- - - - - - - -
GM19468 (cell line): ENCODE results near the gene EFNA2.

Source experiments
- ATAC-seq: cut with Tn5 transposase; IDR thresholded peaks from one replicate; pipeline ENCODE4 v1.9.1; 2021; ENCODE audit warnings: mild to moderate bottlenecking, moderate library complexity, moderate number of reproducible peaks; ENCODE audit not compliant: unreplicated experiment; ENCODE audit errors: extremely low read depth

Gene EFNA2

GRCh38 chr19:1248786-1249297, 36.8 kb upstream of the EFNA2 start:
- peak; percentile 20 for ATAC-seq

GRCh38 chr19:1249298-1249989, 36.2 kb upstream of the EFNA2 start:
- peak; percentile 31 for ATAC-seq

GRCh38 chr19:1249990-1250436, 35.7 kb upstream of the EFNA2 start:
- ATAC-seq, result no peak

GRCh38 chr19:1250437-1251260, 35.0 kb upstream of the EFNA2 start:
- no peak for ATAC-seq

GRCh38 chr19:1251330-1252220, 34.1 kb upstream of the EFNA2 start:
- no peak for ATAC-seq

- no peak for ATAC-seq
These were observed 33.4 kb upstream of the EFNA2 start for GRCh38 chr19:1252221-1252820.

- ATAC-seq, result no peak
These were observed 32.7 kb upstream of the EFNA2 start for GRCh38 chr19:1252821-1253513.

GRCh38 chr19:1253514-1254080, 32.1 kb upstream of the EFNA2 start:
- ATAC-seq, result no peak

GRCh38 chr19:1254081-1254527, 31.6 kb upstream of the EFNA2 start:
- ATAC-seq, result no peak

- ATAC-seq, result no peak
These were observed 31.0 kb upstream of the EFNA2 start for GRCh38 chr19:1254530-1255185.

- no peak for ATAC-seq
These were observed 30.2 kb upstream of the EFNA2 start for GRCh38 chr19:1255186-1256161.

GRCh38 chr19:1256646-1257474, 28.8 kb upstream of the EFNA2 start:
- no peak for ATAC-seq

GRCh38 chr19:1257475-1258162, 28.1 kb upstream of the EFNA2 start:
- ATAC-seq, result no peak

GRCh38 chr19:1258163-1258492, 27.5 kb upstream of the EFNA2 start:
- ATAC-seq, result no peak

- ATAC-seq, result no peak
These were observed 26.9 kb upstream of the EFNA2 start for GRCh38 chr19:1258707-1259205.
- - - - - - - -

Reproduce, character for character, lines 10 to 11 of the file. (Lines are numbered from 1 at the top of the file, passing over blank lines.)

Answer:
- ATAC-seq, result no peak

GRCh38 chr19:1250437-1251260, 35.0 kb upstream of the EFNA2 start: